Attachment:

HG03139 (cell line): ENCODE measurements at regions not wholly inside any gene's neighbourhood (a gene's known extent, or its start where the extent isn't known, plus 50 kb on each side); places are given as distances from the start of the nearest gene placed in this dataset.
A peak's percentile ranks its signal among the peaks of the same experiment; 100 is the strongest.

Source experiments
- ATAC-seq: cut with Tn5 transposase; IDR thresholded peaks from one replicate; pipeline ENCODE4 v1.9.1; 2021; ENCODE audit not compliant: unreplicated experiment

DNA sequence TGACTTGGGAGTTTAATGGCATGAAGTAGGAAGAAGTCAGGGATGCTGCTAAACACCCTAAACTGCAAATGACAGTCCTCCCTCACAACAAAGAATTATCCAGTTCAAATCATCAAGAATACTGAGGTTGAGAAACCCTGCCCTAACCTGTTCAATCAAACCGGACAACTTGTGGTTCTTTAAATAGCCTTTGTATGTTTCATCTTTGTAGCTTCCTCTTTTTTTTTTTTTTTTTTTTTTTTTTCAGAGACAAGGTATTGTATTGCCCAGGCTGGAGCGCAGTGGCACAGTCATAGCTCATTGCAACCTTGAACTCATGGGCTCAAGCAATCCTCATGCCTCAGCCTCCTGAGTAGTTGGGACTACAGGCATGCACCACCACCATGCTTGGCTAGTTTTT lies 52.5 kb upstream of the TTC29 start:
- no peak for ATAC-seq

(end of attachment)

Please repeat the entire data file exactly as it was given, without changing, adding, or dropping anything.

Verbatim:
HG03139 (cell line): ENCODE measurements at regions not wholly inside any gene's neighbourhood (a gene's known extent, or its start where the extent isn't known, plus 50 kb on each side); places are given as distances from the start of the nearest gene placed in this dataset.
A peak's percentile ranks its signal among the peaks of the same experiment; 100 is the strongest.

Source experiments
- ATAC-seq: cut with Tn5 transposase; IDR thresholded peaks from one replicate; pipeline ENCODE4 v1.9.1; 2021; ENCODE audit not compliant: unreplicated experiment

DNA sequence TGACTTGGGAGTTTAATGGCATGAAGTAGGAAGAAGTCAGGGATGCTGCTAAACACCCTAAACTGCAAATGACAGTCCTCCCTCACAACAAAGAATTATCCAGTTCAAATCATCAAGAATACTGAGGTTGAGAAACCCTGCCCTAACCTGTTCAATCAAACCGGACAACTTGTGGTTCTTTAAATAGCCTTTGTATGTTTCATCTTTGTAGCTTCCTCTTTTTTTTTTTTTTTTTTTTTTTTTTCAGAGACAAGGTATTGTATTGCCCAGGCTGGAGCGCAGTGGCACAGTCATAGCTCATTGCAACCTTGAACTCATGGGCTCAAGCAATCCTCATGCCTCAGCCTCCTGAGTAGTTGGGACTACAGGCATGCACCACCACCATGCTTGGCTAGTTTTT lies 52.5 kb upstream of the TTC29 start:
- no peak for ATAC-seq